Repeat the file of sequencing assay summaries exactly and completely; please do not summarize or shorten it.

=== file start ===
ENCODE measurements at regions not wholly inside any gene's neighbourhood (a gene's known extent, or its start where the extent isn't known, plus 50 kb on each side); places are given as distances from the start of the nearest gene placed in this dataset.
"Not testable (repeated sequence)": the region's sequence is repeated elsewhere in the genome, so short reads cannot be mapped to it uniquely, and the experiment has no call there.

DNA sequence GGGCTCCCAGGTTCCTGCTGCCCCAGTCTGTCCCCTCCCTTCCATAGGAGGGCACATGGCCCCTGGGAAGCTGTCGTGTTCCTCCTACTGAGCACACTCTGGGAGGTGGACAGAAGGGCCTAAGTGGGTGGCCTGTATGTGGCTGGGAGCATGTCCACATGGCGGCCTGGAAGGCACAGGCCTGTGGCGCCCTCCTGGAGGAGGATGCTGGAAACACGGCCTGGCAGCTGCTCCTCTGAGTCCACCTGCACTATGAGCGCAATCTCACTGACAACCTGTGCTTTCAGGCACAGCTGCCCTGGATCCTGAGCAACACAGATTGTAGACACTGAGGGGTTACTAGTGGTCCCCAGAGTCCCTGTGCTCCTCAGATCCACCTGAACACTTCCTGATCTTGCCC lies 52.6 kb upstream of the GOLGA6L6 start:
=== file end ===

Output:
ENCODE measurements at regions not wholly inside any gene's neighbourhood (a gene's known extent, or its start where the extent isn't known, plus 50 kb on each side); places are given as distances from the start of the nearest gene placed in this dataset.
"Not testable (repeated sequence)": the region's sequence is repeated elsewhere in the genome, so short reads cannot be mapped to it uniquely, and the experiment has no call there.

DNA sequence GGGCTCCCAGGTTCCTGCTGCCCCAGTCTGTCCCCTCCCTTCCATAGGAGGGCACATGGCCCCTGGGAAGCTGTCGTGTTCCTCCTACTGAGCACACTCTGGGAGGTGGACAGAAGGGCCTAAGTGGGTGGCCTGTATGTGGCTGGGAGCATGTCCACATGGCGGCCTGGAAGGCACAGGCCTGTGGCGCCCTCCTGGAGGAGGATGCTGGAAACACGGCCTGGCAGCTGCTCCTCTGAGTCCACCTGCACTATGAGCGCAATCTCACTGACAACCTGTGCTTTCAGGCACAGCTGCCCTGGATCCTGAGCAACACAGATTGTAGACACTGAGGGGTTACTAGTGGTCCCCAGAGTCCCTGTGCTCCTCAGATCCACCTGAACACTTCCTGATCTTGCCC lies 52.6 kb upstream of the GOLGA6L6 start: